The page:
Doplor: Artful warnings for a quiet intensive care
Apr 2018 - ongoing
Improving the auditory environment for both patients and nurses.
The intensive care unit (ICU) is both a working and healing environment, accommodating people with rather different needs and behaviours. Nurses, patients and their visitors all strive for recovery of the patient, but in order to do so patients need to sleep and nurses need to consult with colleagues or visitors. Due to the nurses’ auditory behaviour, the ICU is a bit too loud for patients to have a nap during day-time.
The main aim of my graduation was to design something that could lead to a behavioural change within the ICU, restoring a peaceful environment for patients to recover in.
To balance sleeping time for patients and talking time for nurses, industrial design engineering graduate student Roel Redert and the company Quietyme (USA) developed Doplor, which was presented at the Dutch Design Week. Doplor shows the main contributions of sound disturbances in the ICU, which are measured by Quietyme’s sensors. With this data, Doplor creates an interactive painting, presenting symbolic growing waves and deeper darker colours when sounds disturbances increase. By making nurses aware of the auditory consequences of their behaviour, the time between these disturbances will be elongated. As a consequence, patients get in a deeper stage of sleep, making it more difficult to still be awakened by sounds.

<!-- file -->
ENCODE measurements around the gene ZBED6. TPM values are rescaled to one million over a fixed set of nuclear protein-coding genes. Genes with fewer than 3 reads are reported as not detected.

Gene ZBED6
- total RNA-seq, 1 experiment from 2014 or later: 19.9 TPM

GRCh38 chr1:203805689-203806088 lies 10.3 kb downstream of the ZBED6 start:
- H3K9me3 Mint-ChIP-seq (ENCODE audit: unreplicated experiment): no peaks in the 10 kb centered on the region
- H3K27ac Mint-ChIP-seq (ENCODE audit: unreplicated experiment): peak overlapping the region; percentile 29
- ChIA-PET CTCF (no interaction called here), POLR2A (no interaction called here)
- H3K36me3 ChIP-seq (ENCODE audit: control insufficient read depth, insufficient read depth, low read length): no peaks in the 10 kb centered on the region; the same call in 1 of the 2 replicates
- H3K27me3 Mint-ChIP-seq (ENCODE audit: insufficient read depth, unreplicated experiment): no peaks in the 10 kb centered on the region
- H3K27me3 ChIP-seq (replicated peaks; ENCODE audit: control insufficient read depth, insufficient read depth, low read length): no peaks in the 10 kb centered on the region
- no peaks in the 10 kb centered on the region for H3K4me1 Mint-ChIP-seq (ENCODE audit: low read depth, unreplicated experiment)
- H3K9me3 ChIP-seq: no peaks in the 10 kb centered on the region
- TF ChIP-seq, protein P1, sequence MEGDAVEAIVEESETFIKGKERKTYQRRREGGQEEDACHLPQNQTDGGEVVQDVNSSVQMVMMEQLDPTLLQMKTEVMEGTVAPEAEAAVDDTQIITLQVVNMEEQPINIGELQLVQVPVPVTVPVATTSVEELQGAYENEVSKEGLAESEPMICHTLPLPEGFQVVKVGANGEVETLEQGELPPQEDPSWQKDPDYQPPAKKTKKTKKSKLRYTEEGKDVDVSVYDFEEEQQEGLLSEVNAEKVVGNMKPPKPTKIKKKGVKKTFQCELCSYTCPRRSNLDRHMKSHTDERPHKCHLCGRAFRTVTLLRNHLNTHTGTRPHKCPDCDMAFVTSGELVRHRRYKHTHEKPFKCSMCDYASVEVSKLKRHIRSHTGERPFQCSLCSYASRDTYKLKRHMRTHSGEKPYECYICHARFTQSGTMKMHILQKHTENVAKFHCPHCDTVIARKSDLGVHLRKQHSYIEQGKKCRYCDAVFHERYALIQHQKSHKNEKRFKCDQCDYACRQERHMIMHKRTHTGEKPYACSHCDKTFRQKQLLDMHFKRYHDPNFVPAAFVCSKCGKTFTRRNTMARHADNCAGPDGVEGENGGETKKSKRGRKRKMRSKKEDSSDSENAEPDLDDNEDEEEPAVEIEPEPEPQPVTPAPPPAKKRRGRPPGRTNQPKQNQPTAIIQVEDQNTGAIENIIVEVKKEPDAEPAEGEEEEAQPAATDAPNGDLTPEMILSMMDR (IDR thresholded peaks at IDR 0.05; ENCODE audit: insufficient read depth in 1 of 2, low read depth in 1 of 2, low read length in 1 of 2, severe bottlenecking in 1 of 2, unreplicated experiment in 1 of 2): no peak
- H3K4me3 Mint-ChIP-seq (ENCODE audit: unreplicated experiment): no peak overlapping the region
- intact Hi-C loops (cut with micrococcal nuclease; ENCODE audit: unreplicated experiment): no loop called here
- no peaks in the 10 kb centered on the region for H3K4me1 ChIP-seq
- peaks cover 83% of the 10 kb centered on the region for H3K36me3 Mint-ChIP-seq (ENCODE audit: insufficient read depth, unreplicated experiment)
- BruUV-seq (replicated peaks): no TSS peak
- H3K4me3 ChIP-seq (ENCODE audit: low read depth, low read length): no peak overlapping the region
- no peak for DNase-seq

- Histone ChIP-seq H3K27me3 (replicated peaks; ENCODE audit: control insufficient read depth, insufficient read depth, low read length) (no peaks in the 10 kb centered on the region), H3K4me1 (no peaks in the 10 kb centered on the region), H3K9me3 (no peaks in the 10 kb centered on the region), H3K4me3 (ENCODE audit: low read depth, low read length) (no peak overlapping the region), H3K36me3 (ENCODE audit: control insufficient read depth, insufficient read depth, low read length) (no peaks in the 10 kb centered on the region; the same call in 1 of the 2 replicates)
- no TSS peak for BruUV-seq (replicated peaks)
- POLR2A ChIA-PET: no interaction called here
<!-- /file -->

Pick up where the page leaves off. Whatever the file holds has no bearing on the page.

How does it work?
The main interaction with Doplor is first seeing what is going on: what is the visualisation trying to communicate? When further interaction is wanted, nurses can walk up to it. A proximity sensor integrated at the bottom notices someone coming closer. Doplor responds by showing the title of the artwork, followed by a short description of what the visualisation actually means.
When the nurse wants to know what the main causes of the auditory disturbances are, she can get a graph of the sound levels of the past 8 hours by pressing the button at the left side of Doplor. It is also possible to actually understand what has caused all sounds, by scrolling the right weel at the right side and go through an infographic as if it were a large piece of paper.
Why the name Doplor?
The name Doplor came to mind when Roel witnessed an ambulance coming by from quite close. This remembered him of the Doppler effect: the loud sound of the ambulance muffles away when it has passed. The same effect of muffling noise in the ICU is envisioned with using Doplor. After introducing Doplor in the noisy intensive care, the sound levels should decrease gradually as well.